We cannot recommend overland travel enough. Read through our last 6 months of blog posts and you’ll see why. Overland travel on public transport is probably the closest you can get to experiencing a country in its authentic entirety, the good bits and the bad bits all thrown in together as you shoot by bullet train or meander by river ferry through this wonderful planet’s outstretched landscapes giving you a real feeling of geography and distance.
Sites such as www.seat61.com have been incredibly helpful. Mark – thank you, we don’t know you but you’ve saved us many a headache. But it seems that eastern Indonesia is still rather adventurous territory due to the lack of trains because, well, it’s all a bit of a hotch potch of islands with ocean in between. After finding our way along this green line marked on the out-of-date-but-only-available national Pelni ferry map, we would like to share our findings with you, dear adventurous reader just chomping on the bit to get off on your next trip – we can guarantee one thing, it’s going to be an experience to tell your grand kids about.
Pelni is the Indonesian public ferry operator, who still offer most routes on the map above. Check your preferred route well in advance as ferries usually only run once a week or (in the Bali-Kupang route) once every 3 weeks. To find out when the next ferry is due, check the Pelni website, make sure to select the little union jack (although this will only change some of the words into English) and then select your start port and destination in the ‘Ship Departure Schedule Search’ (‘Pencarian Jadwal Keberangkatan Kapal’ if English isn’t working) in the middle on the left. Make sure to set the date range pretty wide to be able to capture these infrequent services in your search. Check preliminary availability and rough prices by clicking ‘fare table’.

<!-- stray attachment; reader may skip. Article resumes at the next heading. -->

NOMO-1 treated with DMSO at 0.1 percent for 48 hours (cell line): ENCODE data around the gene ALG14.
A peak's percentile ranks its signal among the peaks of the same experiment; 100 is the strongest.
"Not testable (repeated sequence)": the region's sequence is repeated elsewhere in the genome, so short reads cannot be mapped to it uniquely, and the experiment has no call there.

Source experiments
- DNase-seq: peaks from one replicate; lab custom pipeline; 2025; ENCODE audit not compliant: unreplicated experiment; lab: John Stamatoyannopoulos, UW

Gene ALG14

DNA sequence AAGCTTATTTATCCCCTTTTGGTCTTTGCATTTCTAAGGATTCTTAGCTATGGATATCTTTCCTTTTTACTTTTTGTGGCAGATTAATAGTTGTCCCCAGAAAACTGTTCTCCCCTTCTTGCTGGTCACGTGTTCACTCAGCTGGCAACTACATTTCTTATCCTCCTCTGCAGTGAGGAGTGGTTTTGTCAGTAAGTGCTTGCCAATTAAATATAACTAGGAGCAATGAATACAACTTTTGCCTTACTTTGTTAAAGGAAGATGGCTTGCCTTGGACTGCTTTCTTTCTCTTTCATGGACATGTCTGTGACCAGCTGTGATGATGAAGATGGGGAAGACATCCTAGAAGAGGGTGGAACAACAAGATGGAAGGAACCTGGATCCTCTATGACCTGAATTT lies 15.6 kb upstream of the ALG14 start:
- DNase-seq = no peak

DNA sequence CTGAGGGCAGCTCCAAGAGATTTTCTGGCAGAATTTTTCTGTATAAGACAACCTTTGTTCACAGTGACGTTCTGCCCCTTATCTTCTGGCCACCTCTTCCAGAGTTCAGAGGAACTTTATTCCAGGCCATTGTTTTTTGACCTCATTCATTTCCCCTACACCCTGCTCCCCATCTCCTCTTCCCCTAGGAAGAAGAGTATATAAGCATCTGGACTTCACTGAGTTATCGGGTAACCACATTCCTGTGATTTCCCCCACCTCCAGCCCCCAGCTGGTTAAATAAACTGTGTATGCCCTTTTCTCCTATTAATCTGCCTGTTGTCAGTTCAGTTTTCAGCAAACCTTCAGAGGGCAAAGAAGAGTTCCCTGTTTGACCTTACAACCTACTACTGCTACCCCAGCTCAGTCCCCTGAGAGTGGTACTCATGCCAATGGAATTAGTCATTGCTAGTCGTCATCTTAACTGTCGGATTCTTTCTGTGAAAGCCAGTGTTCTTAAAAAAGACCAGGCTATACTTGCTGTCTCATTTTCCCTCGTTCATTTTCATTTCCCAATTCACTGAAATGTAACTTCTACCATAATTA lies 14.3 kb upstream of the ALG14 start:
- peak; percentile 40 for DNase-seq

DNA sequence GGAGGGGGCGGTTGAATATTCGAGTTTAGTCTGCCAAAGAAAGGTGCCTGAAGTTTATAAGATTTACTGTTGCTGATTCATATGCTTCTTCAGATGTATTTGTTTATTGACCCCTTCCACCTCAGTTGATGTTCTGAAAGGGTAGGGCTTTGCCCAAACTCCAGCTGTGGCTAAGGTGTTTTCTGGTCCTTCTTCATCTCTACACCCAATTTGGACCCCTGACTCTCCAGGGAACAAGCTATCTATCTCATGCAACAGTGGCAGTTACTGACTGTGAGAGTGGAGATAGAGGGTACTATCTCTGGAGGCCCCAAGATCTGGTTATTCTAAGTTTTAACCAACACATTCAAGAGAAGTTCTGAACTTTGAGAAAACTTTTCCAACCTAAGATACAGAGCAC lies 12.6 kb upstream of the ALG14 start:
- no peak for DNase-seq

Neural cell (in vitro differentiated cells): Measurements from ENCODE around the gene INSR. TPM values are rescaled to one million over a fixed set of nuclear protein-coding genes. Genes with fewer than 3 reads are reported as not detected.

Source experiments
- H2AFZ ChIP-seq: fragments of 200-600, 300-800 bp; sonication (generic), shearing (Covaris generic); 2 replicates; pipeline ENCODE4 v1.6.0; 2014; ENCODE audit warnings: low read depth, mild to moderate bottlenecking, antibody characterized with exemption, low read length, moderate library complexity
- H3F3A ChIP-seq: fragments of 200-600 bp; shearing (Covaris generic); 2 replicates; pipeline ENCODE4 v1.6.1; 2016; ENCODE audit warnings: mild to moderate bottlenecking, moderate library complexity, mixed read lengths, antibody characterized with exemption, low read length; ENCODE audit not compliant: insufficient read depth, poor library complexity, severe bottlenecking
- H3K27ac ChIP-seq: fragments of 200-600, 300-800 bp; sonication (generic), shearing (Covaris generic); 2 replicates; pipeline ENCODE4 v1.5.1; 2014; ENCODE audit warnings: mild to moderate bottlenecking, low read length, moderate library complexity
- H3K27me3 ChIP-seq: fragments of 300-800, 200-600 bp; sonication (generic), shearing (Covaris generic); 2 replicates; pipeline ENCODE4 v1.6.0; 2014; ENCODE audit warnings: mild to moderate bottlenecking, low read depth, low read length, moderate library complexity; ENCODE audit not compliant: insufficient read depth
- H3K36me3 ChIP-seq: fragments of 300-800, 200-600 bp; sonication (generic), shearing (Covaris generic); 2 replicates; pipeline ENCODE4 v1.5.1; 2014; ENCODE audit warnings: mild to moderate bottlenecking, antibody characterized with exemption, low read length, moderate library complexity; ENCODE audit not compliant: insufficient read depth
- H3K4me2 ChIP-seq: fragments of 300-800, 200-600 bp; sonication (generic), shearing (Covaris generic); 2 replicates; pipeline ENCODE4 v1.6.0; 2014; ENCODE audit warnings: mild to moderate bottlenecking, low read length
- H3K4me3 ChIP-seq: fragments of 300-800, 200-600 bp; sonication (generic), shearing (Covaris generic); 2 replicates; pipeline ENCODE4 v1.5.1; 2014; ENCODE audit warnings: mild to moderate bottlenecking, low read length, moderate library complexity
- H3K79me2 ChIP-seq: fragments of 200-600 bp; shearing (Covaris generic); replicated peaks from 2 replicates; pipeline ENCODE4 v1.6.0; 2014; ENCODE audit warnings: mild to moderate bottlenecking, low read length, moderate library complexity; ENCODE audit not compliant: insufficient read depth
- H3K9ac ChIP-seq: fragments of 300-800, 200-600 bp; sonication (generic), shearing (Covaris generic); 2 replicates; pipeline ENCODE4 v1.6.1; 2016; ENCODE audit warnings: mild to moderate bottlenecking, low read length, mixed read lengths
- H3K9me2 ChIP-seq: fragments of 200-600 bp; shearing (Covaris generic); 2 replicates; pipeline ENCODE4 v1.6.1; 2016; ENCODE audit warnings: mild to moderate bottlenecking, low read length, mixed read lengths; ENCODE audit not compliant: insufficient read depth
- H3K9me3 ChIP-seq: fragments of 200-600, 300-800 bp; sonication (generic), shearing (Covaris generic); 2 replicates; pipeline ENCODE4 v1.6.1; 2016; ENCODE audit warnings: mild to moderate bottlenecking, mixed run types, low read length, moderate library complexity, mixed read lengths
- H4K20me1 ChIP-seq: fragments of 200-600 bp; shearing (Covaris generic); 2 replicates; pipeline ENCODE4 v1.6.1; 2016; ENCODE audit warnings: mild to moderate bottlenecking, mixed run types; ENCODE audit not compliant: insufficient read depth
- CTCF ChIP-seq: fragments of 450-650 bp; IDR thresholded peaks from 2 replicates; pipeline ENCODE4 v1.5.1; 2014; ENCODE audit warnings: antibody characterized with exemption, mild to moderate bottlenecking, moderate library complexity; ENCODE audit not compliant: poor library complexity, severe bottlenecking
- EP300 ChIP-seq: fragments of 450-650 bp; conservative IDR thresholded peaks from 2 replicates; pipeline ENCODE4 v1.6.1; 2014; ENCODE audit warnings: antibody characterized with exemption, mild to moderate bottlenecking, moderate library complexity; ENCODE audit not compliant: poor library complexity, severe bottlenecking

Note that you sometimes have to have a crystal ball to know what your destination port is called, as it’s not always the same as the city name. For example, if you want to arrive in Bali, don’t look for ‘Bali’ or ‘Denpasar’, you need to look for ‘Benoa’. If you’re choosing a different route to the one we’re describing, you may have to do a little bit of detective work on google. It was possible to find out about schedules via phone ( +62 (0)21 791 80 606), but not find out what different classes included or to book tickets, which we were only able to get from the local offices. But more of that later.
So here you have it: the Rat & Dragon step by step guide to travelling overland from Singapore to Timor and beyond. All prices at time of writing, i.e. June/July 2014. DISCLAIMER: We would love you to have the best holiday in the world, so please always check these details locally as embarkation locations may change randomly (this is Indonesia, remember!). Otherwise, enjoy!
Singapore to Jakarta: Pelni Ferry
1) Ferry Singapore (Harbourfront) to Batam (Sekupang), 1 hour, SGD 35 pp
Take the underground to Harbourfront, fight your way through the endless maze of Gucci, Prada, Tiffany’s and Davidoff to the ferry terminal. Acquire ticket to Batam (Sekupang) on the 3rd level of the ferry terminal (there are various companies offering several crossings a day to different ports, make sure to chose Sekupang) and resist the temptation to pick up a special promotion Samsonite trolly suitcase from the stand in the middle of the terminal. Board the ferry, it should look something like this:
Congratulations, you have arrived on Batam Island, (the port is called Sekupang – we’ll put the port name behind the place name, if different, in parenthesis from now on) and in one hour have made it from Singapore to a completely new country: Indonesia. Give yourself a pat on the back.